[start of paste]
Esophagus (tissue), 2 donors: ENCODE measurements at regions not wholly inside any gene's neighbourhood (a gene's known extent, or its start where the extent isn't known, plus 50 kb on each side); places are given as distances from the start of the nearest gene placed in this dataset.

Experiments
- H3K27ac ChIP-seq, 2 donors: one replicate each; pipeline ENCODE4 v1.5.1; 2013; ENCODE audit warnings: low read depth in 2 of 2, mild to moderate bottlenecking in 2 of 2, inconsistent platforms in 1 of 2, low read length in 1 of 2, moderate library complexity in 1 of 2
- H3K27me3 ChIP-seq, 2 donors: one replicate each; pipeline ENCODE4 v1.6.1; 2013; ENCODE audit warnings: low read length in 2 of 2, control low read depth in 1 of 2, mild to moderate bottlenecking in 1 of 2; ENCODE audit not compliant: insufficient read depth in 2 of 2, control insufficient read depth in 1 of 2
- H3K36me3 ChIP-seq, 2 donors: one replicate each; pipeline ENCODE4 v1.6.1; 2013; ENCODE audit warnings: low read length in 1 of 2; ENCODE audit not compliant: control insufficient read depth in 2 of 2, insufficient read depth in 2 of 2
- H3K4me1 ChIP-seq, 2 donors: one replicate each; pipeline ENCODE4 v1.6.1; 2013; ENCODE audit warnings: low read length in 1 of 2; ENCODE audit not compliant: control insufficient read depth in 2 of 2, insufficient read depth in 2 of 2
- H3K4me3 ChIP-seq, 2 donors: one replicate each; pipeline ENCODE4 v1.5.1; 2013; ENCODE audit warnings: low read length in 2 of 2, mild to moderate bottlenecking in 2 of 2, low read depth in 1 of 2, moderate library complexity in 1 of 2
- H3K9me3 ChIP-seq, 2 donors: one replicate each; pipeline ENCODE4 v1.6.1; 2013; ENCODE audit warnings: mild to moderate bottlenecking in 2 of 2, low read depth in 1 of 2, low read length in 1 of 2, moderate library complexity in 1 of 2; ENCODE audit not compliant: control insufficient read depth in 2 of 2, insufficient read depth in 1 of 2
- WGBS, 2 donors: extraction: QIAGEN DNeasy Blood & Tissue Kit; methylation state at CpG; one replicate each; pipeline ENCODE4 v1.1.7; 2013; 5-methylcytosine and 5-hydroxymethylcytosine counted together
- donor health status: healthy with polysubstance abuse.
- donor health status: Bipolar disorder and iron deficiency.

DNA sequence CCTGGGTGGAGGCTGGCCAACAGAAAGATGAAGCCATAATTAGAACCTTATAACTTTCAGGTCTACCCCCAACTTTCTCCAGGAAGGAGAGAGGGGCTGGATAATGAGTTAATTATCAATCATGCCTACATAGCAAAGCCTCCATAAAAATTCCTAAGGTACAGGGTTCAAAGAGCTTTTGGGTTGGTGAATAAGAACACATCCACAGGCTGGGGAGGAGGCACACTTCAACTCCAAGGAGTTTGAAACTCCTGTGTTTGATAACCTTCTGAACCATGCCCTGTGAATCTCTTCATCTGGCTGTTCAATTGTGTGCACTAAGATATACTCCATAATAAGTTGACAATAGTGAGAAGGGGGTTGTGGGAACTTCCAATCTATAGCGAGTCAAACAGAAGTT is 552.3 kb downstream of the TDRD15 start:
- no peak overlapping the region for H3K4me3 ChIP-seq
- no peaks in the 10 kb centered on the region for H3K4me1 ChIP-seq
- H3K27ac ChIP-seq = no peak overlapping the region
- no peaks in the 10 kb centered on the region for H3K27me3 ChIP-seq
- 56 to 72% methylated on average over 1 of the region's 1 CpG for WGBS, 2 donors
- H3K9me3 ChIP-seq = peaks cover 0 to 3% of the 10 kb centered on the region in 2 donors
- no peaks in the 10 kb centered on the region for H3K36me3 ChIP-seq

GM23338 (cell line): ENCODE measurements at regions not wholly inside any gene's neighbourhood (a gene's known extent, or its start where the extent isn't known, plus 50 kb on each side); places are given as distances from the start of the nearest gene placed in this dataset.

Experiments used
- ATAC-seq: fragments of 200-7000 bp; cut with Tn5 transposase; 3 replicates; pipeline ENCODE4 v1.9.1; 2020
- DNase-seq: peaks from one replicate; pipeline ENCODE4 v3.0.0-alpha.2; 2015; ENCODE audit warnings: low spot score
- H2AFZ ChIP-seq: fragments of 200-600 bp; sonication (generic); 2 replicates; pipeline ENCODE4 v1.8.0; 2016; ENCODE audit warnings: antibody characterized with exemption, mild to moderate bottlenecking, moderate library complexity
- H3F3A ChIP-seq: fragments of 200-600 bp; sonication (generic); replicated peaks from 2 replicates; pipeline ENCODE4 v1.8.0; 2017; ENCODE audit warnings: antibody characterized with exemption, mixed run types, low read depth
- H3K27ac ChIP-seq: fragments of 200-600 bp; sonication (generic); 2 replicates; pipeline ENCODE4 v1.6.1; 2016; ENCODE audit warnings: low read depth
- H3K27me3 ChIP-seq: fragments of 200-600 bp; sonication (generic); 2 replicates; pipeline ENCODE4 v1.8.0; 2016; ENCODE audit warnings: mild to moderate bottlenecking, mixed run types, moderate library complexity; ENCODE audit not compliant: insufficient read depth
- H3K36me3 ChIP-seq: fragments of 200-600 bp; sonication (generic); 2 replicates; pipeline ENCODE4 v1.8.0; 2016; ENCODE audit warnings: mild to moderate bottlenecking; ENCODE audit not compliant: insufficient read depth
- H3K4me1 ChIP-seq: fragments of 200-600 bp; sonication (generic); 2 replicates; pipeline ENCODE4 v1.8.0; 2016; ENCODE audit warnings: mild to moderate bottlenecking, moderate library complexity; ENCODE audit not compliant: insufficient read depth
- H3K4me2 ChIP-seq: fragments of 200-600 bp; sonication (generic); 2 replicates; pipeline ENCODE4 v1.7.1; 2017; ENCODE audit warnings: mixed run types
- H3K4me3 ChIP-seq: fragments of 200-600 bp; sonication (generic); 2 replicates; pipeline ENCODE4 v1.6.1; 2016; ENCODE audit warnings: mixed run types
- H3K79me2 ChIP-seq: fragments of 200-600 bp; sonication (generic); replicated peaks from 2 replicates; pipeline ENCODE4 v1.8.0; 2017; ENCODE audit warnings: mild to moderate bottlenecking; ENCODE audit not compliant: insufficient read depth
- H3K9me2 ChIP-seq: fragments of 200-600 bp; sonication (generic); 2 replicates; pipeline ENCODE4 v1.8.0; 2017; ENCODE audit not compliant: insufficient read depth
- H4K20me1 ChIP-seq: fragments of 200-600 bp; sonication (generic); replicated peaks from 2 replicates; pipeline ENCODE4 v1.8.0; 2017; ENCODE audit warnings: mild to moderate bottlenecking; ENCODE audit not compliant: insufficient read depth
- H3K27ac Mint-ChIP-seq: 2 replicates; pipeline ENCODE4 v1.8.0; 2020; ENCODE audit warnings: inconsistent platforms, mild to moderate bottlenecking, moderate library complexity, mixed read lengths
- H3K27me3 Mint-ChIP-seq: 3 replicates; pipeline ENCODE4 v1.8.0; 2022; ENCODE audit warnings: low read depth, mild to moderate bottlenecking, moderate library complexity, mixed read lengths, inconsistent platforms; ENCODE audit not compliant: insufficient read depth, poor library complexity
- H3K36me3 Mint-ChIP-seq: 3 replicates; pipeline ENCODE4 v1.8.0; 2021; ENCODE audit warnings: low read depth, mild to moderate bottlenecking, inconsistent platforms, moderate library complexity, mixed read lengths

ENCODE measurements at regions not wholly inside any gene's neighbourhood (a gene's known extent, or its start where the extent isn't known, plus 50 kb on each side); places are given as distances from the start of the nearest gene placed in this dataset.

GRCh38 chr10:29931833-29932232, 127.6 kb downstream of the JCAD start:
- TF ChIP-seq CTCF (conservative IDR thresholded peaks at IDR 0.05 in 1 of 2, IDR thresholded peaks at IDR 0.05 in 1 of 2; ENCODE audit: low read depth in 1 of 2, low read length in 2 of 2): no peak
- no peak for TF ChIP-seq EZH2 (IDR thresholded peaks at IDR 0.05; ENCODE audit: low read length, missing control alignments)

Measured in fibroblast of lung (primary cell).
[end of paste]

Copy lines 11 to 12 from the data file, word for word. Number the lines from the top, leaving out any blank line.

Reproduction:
- donor health status: Bipolar disorder and iron deficiency.

DNA sequence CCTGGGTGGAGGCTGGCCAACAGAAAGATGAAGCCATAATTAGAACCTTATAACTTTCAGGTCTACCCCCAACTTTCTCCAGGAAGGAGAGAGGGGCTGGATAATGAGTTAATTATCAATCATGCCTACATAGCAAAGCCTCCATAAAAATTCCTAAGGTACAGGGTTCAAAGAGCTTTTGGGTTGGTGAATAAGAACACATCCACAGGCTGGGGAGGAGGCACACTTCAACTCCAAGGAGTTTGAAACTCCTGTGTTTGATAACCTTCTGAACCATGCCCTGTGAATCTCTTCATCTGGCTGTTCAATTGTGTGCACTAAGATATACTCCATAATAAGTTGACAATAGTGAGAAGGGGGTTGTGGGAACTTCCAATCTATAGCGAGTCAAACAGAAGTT is 552.3 kb downstream of the TDRD15 start: